Common opportunities for improvement
Updating or improving your cutting operation can help increase profits by reducing costs, increasing output, or both. Depending on your objectives, you might be able to improve your operation through simple steps such as more operator training or modest software and hardware upgrades. Other enhancements may require a more significant investment in a new cutting technology or cutting machine.
You can often identify potential improvement areas by looking for bottlenecks or other hidden costs occurring both upstream and downstream from the cutting operation.
Where are the bottlenecks in your fabrication or manufacturing operation?
- If your hand cutting stations are a bottleneck, you might be able to improve throughput by investing in machines offering faster cut speeds, or by adding automated cutting capability to your operation.
- If you’ve already automated and your cutting table is the bottleneck, you might be able to increase productivity through software or hardware upgrades, or by moving from a slower process like oxyfuel cutting to a faster process such as HyDefinition® plasma. Moving from online part programming on the CNC to offline programming using a product like ProNest® may significantly increase your actual cutting time and therefore boost throughput. And don’t overlook the importance of operator training, or technology like SureCut™ that embeds expertise into the cutting operation.
- If you are experiencing bottlenecks (or simply spending too much time and money) on secondary operations, improving cut quality may reduce the need for grinding, secondary beveling, or other downstream steps. There are many ways to improve cut quality – ranging from modest investments in operator training and software, height control, or torch and consumable upgrades, all the way to investing in a new machine with superior motion control.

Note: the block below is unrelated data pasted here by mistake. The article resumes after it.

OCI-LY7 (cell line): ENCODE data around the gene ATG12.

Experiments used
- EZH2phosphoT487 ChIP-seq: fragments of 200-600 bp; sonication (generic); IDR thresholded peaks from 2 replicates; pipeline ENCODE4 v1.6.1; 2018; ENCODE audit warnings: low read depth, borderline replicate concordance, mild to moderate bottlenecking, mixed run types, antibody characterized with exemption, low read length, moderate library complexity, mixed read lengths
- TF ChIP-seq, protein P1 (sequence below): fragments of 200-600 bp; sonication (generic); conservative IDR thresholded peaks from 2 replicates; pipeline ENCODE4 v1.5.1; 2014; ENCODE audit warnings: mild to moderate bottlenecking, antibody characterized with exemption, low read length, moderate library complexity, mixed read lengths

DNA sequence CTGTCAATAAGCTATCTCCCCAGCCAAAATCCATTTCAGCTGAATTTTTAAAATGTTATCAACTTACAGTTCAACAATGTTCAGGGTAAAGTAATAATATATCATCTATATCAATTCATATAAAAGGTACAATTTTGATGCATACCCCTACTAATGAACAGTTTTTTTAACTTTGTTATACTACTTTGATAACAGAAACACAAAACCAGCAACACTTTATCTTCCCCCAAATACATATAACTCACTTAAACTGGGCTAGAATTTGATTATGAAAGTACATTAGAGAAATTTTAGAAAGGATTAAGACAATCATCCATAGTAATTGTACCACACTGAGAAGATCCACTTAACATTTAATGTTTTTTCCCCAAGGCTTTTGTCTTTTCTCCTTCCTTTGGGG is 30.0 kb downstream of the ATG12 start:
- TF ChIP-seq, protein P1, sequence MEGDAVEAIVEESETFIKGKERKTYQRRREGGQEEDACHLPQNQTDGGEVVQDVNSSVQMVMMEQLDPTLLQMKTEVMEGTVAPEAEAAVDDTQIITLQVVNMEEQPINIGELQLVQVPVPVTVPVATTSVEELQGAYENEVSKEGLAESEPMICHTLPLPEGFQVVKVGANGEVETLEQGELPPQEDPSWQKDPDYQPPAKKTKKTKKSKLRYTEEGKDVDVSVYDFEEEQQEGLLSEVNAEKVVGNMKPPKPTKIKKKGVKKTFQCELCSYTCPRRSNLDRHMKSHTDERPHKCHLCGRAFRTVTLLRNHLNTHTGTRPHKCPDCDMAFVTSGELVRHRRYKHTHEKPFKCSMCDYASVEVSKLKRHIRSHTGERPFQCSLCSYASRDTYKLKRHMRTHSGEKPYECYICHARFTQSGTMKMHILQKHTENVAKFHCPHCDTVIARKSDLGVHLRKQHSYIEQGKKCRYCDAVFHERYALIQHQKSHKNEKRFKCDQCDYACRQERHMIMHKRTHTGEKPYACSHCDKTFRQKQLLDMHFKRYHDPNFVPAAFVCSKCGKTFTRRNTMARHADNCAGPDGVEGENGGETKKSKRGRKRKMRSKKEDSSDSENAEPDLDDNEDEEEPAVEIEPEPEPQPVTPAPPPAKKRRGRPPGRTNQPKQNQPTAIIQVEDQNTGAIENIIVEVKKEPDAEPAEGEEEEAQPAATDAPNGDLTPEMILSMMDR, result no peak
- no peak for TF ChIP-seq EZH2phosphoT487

You may also be able to bring some of these other operations, such as beveling or hole cutting, onto your cutting table via software and hardware enhancements; for example, by utilizing Hypertherm’s True Bevel™ or TrueHole® technologies.
Identify hidden costs
Inefficiency and waste in the cutting value stream also offer opportunities for improvement. Common sources of waste – and cost – include operator turnover and associated training costs, low utilization of material, poor quality parts that need to be scrapped, excessive material handling, machine downtime, overly complex software, energy inefficiency, sub-optimal consumable utilization, and even outsourcing work that could more cost-effectively be handled in-house.
Look beyond the cutting machine
You might find significant opportunities for improvement both upstream and downstream from your actual cutting machine. For example, by investing in advanced CAD/CAM software used for offline part programming, an upstream activity, you may be able to increase cutting machine utilization by eliminating the downtime that results from waiting for programming on the CNC. That same investment may also increase material utilization, leading to less waste – a huge cost in most cutting operations.
Looking downstream, you could be spending unnecessary time and money on mechanical tools and labor to prepare parts for welding or painting. Investing in cut quality improvements may reduce the need for secondary operations such as grinding or beveling, allowing you to increase your throughput of finished parts, not just the number of parts coming off your cutting table or robot.